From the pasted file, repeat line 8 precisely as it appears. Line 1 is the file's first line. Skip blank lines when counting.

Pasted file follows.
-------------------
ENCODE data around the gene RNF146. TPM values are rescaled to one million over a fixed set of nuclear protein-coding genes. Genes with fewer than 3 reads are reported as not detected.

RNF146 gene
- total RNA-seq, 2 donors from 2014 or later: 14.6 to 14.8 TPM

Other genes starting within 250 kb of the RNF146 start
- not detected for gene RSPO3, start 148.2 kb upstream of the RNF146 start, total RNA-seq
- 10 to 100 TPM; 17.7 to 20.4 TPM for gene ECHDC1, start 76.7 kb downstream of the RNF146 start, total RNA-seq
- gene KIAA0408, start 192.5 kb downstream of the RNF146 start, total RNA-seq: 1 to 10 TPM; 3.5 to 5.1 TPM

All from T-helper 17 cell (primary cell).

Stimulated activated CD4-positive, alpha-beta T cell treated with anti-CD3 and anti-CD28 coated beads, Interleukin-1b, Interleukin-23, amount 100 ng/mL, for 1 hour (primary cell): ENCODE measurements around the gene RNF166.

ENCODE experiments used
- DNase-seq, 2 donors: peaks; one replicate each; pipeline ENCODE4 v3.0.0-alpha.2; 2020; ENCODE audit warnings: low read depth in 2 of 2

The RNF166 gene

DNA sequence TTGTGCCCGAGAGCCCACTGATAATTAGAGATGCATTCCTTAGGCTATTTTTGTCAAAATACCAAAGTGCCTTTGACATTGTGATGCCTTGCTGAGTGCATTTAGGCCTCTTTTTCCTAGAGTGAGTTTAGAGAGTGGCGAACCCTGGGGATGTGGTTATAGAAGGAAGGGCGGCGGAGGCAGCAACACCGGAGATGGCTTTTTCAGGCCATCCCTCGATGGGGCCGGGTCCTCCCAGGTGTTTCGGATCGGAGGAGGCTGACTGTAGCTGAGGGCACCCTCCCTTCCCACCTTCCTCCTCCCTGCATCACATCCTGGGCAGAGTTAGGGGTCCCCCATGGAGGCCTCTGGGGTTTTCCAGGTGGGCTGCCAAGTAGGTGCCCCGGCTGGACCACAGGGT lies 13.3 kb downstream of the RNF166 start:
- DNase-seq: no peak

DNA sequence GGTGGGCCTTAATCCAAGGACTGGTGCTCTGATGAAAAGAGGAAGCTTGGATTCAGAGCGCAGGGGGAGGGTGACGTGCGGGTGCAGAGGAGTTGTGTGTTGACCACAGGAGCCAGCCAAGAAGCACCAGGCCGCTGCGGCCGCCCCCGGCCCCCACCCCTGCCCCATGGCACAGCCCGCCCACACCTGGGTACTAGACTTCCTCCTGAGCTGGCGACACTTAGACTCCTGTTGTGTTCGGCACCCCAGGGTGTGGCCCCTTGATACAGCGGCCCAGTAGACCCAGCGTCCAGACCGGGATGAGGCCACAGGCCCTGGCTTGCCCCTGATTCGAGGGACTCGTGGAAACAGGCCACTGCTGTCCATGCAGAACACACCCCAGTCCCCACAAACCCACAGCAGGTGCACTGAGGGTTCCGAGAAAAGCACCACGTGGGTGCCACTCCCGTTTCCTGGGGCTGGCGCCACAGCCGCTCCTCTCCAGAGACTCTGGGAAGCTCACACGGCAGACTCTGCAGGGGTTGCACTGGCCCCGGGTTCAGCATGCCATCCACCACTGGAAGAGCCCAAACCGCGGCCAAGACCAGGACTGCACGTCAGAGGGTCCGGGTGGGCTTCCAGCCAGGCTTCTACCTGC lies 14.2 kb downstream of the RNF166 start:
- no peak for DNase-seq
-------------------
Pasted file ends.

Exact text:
All from T-helper 17 cell (primary cell).